"I was curious if that would make [an amputee] feel happy or sad? How does someone feel about celebrating the day they lost their limb?" Wojtaszczyk told me. She drew her inspiration from a gruesome "amputated leg" search on Google. It resulted in some detailed work with a cross section of a leg that included skin (fondant and chocolate), flesh (red velvet cake), and bone (more fondant and chocolate). She chiseled tiny lines in the icing to give the illusion of hair. "It was really fun to make, but I'm not sure how I would feel about eating it," she said. Wojtaszczyk was relieved when the person of honor, an extremely upbeat amputee, came to get the $175 cake.
It wasn't until Priscilla Sutton's 11th ampuversary that a colleague made her a cake in the shape of the leg she lost. The Skittles-covered cake mirrored her colorful disposition, which is also reflected in the sentences that sum up her ordeal.
"Basically, chronic pain from birth and chopped it off to start again. Greatest decision of my life," said Sutton, 38, who was born with multiple health defects, including toes that were "bundled together." As she talked on the phone from Brisbane, Australia, she told me she still has her leg: It was cremated rather than disposed of as medical waste.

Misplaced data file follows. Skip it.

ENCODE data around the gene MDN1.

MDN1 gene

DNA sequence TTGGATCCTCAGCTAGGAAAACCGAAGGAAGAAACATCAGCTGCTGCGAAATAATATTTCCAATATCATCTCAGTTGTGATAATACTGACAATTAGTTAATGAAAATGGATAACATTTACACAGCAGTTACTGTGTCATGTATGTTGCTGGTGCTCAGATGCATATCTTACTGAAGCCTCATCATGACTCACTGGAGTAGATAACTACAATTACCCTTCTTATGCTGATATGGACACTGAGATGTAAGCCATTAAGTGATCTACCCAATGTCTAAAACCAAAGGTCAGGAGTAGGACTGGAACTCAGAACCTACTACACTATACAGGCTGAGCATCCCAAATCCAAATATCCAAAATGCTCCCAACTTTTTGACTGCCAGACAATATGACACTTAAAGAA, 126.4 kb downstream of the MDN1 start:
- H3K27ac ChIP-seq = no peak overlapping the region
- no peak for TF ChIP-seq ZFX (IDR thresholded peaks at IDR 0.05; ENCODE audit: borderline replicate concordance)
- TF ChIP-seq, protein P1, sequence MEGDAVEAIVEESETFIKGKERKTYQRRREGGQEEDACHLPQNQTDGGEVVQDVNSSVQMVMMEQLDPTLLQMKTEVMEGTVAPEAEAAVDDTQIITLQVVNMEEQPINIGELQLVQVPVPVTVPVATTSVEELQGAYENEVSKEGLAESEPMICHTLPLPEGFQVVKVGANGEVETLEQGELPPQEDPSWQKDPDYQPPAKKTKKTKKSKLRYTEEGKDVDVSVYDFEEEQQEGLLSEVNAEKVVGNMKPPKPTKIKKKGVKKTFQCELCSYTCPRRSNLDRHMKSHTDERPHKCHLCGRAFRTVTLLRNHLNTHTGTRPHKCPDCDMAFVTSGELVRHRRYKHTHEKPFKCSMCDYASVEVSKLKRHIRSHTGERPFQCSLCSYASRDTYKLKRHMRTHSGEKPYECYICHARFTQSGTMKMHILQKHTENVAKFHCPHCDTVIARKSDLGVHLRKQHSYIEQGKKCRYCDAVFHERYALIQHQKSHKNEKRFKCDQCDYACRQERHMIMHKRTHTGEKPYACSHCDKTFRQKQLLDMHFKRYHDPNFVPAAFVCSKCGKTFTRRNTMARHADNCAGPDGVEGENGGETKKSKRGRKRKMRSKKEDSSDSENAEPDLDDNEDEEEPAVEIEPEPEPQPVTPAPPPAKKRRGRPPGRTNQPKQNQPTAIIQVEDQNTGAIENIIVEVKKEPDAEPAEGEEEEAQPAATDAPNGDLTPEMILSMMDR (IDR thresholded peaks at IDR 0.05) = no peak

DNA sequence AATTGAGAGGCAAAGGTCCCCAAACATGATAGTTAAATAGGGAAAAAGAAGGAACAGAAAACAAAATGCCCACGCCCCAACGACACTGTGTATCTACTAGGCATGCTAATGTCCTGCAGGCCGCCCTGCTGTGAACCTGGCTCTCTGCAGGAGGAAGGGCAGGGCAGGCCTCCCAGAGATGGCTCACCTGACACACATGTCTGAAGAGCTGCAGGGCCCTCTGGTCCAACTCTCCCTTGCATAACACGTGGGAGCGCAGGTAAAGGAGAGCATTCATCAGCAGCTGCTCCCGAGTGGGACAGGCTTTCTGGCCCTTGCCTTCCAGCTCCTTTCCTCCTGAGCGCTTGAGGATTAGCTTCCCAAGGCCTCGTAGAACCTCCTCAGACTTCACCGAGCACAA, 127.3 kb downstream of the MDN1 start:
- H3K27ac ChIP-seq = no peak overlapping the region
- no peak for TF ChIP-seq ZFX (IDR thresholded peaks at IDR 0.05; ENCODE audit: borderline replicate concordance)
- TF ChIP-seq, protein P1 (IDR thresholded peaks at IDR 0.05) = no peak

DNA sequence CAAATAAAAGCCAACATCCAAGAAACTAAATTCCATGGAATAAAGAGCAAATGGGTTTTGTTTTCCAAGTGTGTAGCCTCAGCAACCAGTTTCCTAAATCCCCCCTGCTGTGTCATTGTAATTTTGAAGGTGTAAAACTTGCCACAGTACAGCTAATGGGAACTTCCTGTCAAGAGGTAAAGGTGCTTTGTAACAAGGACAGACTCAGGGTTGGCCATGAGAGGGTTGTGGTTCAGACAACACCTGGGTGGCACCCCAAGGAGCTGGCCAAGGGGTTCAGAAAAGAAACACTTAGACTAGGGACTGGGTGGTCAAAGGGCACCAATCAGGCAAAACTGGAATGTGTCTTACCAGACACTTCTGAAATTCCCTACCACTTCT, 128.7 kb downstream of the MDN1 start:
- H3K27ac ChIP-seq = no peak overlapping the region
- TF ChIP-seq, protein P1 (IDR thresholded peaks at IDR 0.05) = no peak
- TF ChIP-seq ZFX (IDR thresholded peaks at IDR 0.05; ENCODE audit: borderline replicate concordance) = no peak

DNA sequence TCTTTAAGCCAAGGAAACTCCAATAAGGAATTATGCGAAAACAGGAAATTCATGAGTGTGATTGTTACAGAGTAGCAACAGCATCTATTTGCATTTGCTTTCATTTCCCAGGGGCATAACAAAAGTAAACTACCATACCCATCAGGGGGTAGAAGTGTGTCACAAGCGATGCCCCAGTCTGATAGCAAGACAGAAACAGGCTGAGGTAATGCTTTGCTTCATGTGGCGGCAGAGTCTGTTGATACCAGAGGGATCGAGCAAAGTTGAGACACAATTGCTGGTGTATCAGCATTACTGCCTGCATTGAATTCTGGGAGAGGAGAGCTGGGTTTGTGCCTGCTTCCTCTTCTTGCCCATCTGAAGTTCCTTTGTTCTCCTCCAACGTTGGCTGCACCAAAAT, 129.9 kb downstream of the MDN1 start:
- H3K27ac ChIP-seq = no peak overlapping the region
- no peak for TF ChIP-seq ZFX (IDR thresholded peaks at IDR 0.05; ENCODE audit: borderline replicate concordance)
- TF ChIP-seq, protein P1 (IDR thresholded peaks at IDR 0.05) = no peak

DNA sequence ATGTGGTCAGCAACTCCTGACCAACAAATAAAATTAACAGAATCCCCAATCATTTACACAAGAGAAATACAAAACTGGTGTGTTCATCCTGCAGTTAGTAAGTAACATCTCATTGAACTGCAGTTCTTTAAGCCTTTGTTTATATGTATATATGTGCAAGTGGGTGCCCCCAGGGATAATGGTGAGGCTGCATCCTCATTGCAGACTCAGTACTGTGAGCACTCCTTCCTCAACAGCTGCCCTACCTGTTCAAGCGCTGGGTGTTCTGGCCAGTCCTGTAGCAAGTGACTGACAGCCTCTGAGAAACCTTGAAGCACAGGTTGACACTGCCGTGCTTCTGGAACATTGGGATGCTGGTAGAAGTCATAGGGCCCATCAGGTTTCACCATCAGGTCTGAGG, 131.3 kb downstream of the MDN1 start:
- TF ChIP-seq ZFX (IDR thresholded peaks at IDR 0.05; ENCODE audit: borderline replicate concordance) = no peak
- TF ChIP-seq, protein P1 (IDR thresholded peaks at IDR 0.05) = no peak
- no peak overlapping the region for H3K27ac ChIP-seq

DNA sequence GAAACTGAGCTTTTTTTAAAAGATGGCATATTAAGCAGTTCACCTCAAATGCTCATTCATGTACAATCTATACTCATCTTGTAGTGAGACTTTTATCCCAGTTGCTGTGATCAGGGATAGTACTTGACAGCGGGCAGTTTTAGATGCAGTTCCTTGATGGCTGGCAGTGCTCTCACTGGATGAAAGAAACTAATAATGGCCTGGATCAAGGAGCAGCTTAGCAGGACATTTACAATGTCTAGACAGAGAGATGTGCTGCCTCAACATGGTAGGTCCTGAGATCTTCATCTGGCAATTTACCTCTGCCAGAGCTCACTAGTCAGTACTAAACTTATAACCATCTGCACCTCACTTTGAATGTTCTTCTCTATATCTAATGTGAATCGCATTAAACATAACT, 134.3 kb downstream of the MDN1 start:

"Every year, I really want to respect [my aputated leg], how hard she worked for 26 years," Sutton told me.
A huge range of factors can determine how people cope with limb loss, according to Atkins from the medical center in New York. Did they lose a limb through diabetes? That could lead to self-loathing if they weren't diligent in managing their disease to avoid amputation. Did their amputation cost them their career? Do they have a history of alcohol and drug abuse? What about the state of their finances? Regardless of the feelings, ampuversaries should take a measured approach.
"How do we translate it into a celebration while balancing it with the reality of the loss?" said Atkins.
The posts on social media that are positive to the extreme can be misleading for how the amputee community copes as a whole. Numerous studies show that depression and anxiety disproportionately impact that community.
For many years, Peggy Chenoweth represented those statistics. Just after college, a computer crushed her foot (it was 1998 and well before the MacBook age). She spent almost five years and 20 surgeries trying to save it. The day of her amputation, she told me, "was one of the hardest of my life. I remember waking up in the morning and looking down and knowing it was the last time I would see my biological toes."
For years, she felt like this body with its missing foot wasn't her own. Chenoweth, 42, who now has a podcast based on amputee life, tried to lace the first few ampuversaries with celebration. "I faked it for a lot of years," she said. "It was a doubled-edge sword: So many people telling me I was strong, but I felt like a fraud because I knew I wasn't doing well."
A friend eventually confronted her on the distance between her façade and her true mental health. Now, July 3, her ampuversary, is commemorated with a lot of reflection, perhaps a jog, and sometimes a cake.
"You're not going to forget the date" she said. "You kind of have no choice."